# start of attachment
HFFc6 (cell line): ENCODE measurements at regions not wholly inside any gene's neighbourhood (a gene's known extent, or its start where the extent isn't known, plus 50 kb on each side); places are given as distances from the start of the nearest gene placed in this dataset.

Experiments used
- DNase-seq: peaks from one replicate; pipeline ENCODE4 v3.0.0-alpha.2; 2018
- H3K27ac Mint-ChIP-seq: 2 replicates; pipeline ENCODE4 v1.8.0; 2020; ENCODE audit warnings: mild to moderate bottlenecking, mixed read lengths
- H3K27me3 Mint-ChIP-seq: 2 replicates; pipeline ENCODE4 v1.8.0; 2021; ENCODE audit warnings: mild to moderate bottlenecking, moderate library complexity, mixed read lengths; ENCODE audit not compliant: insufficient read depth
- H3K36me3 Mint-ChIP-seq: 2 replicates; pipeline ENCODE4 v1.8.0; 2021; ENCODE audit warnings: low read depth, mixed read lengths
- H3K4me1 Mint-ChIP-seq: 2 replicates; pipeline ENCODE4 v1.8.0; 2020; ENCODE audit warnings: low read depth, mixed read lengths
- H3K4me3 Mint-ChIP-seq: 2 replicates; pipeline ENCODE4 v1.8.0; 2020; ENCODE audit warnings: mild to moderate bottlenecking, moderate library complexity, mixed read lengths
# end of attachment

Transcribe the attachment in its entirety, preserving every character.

HFFc6 (cell line): ENCODE measurements at regions not wholly inside any gene's neighbourhood (a gene's known extent, or its start where the extent isn't known, plus 50 kb on each side); places are given as distances from the start of the nearest gene placed in this dataset.

Experiments used
- DNase-seq: peaks from one replicate; pipeline ENCODE4 v3.0.0-alpha.2; 2018
- H3K27ac Mint-ChIP-seq: 2 replicates; pipeline ENCODE4 v1.8.0; 2020; ENCODE audit warnings: mild to moderate bottlenecking, mixed read lengths
- H3K27me3 Mint-ChIP-seq: 2 replicates; pipeline ENCODE4 v1.8.0; 2021; ENCODE audit warnings: mild to moderate bottlenecking, moderate library complexity, mixed read lengths; ENCODE audit not compliant: insufficient read depth
- H3K36me3 Mint-ChIP-seq: 2 replicates; pipeline ENCODE4 v1.8.0; 2021; ENCODE audit warnings: low read depth, mixed read lengths
- H3K4me1 Mint-ChIP-seq: 2 replicates; pipeline ENCODE4 v1.8.0; 2020; ENCODE audit warnings: low read depth, mixed read lengths
- H3K4me3 Mint-ChIP-seq: 2 replicates; pipeline ENCODE4 v1.8.0; 2020; ENCODE audit warnings: mild to moderate bottlenecking, moderate library complexity, mixed read lengths